Preparing Chickens for Summer Heat | How to Help Them Keep Their Cool

Preparing Chickens for Summer Heat | How to Help Them Keep Their Cool

By Lisa Steele, Blue Seal Brand Ambassador

Chickens do far better in cold temperatures than in the heat, and once the mercury rises much past 75ºF, they’ll start feeling the effects, especially if the air is humid. Understanding your chickens’ needs is important in warmer months. Heat exhaustion is a very real thing and can happen quickly if a chicken begins to overheat.Preparing Chickens for Summer Heat | How to Help Them Keep Their Cool

Chickens have a few tricks in their arsenal to keep cool. They will hold their wings out from their bodies to allow any cool breeze to reach their skin more easily. They will also pant. Since chickens don’t sweat like humans and other mammals, they expel warm body heat through their mouths – and also their combs. A chicken’s comb acts as a mini radiator, allowing heat to escape.

If you live in a warm climate, choosing heat-tolerant breeds is prudent. Certain breeds are better able to handle extreme heat than others due to their large combs, sleek bodies and lighter feather coloring. The Mediterranean breeds are most notable for their heat tolerance and include the Leghorn, Sicilian Buttercup, Penedesenca, Andalusian and Ancona among others.

More water, please

Providing clean, cold water in the summer is critical. If you aren’t able to change out warm water for cool several times a day, use ice cubes (or even better, ice blocks made by freezing water in loaf pans or plastic water bottles) and set them in the water tubs. This will keep the water cooler longer.

Summer water should be located in the shade and provided in large tubs versus gravity or nipple watering systems. This will keep the water cooler longer and also allow your chickens to step into the tubs to cool their feet and dunk their heads and combs into the water. These are two methods chickens use to quickly lower their body temperature.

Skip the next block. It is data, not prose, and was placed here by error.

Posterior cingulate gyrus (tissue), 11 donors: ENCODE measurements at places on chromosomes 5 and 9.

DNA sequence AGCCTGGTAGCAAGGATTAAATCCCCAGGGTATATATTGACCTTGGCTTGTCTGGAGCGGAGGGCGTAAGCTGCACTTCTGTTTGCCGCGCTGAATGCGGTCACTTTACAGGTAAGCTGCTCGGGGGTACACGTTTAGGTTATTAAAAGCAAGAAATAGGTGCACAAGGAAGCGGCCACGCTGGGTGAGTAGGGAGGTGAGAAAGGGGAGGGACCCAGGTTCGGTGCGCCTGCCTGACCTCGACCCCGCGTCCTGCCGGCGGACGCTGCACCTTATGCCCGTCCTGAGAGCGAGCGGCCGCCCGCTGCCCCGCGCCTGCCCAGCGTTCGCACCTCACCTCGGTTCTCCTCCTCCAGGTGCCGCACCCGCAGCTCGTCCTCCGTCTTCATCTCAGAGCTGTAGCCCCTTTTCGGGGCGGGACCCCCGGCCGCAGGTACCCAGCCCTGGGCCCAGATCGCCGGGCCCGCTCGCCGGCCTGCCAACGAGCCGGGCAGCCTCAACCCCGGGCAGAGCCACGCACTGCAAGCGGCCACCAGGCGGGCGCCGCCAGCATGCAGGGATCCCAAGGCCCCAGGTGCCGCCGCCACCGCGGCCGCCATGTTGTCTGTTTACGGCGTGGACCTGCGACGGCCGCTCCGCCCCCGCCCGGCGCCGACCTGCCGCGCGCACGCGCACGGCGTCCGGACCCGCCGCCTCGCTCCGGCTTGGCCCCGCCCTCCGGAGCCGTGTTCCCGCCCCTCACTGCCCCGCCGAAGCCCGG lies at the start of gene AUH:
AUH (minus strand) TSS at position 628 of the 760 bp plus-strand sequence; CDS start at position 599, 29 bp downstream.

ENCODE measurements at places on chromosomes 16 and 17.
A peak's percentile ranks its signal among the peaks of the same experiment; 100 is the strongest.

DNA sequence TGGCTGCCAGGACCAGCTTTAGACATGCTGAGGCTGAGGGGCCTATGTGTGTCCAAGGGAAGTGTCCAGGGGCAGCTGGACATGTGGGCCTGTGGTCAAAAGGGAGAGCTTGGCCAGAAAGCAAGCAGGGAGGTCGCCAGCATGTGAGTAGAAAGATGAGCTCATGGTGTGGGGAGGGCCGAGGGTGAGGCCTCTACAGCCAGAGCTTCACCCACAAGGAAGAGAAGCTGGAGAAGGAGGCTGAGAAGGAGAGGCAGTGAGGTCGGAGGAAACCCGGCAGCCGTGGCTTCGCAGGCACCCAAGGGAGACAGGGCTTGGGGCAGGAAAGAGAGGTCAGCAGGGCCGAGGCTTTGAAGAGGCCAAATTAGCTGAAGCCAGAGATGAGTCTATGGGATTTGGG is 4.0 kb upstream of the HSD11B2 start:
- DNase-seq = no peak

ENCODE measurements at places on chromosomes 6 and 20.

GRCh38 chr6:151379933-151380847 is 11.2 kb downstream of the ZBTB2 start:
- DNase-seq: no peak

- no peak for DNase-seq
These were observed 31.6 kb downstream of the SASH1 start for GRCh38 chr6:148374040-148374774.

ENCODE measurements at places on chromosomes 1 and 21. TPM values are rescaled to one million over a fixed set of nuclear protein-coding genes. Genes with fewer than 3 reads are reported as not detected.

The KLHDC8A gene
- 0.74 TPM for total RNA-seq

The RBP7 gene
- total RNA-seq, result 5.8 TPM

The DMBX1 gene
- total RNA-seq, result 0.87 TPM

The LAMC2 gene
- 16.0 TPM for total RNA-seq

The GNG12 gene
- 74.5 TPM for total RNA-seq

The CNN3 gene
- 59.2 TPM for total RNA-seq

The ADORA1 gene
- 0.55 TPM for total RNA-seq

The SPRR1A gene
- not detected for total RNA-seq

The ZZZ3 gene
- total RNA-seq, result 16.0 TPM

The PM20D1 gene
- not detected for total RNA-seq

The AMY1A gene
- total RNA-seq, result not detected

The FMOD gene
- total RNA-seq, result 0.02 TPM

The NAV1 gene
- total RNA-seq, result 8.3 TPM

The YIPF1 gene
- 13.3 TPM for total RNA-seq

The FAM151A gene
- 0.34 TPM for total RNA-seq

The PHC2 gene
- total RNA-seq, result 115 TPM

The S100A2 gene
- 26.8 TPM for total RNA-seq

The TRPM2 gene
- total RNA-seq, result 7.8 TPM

During a heat wave, adding some electrolytes to the water is a good idea. Electrolytes can be purchased commercially at your feed store or you can mix up a batch easily using this simple recipe: 1 cup water, 2 teaspoons sugar, 1/8 teaspoon sea salt and 1/8 teaspoon baking soda. Mix into their drinking water as needed, a cup per gallon of water.

Easy, breezy and shady

Shade is truly one of the most critical comforts you can offer your chickens to help them stay cool.  Shade from trees and bushes planted inside the run – in addition to any shade the coop itself might provide – is important. If there’s no natural shade, sun cloth can be used to shield a portion of your chicken run from the sun’s rays.

The coop itself should be well-ventilated with cross breezes, both up high to let hot air escape but also at a lower level to allow the breeze to blow in on the chickens when they’re sleeping. Installing a fan in your coop can also help to cool it down at night. And freezing gallon jugs full of water and placing them in the coop when you lock up at night will work to cool the air down even more.

Stick to the good stuff

Scratch grains and cracked corn should be avoided in the warm months. Instead, treats such as watermelon, cucumber, berries and other water-laden fruits and vegetables will help keep your chickens hydrated. Freezing the treats in water and offering them as frozen snacks is another option to keep your chickens cool.

When temperatures rise, keep your chickens as calm as possible. Avoid chasing them or allowing children to carry them around excessively. You want the chickens to exert as little energy as possible so they can concentrate on staying cool.

Note: if heat exhaustion is suspected, indicated by lethargic birds lying down or being unsteady on their feet, quickly address the issue by: bringing the affected chicken indoors where it’s cool, administering electrolytes and standing the bird in a tub of cold water so just the feet and legs are submerged. These are the best ways to effectively treat heat exhaustion.

Lisa Steele is a 5th generation chicken keeper, author, DIYer and master gardener. Follow her blog at www.fresheggsdaily.com.

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